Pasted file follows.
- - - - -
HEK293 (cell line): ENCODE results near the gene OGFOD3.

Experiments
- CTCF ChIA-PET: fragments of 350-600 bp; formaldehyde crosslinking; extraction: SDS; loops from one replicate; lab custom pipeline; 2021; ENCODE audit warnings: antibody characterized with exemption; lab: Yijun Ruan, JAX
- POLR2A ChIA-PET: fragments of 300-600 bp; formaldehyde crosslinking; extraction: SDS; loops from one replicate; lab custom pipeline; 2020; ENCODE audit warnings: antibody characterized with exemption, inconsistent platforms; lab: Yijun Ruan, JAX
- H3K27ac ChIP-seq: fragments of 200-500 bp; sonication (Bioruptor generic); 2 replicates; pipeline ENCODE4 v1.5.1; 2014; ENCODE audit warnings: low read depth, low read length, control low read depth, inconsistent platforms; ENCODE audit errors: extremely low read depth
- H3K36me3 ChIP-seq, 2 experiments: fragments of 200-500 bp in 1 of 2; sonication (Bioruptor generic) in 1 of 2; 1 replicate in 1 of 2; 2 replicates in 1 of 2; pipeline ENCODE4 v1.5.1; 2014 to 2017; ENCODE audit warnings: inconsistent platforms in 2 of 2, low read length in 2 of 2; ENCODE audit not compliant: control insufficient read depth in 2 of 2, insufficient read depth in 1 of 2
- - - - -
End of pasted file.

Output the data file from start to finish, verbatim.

HEK293 (cell line): ENCODE results near the gene OGFOD3.

Experiments
- CTCF ChIA-PET: fragments of 350-600 bp; formaldehyde crosslinking; extraction: SDS; loops from one replicate; lab custom pipeline; 2021; ENCODE audit warnings: antibody characterized with exemption; lab: Yijun Ruan, JAX
- POLR2A ChIA-PET: fragments of 300-600 bp; formaldehyde crosslinking; extraction: SDS; loops from one replicate; lab custom pipeline; 2020; ENCODE audit warnings: antibody characterized with exemption, inconsistent platforms; lab: Yijun Ruan, JAX
- H3K27ac ChIP-seq: fragments of 200-500 bp; sonication (Bioruptor generic); 2 replicates; pipeline ENCODE4 v1.5.1; 2014; ENCODE audit warnings: low read depth, low read length, control low read depth, inconsistent platforms; ENCODE audit errors: extremely low read depth
- H3K36me3 ChIP-seq, 2 experiments: fragments of 200-500 bp in 1 of 2; sonication (Bioruptor generic) in 1 of 2; 1 replicate in 1 of 2; 2 replicates in 1 of 2; pipeline ENCODE4 v1.5.1; 2014 to 2017; ENCODE audit warnings: inconsistent platforms in 2 of 2, low read length in 2 of 2; ENCODE audit not compliant: control insufficient read depth in 2 of 2, insufficient read depth in 1 of 2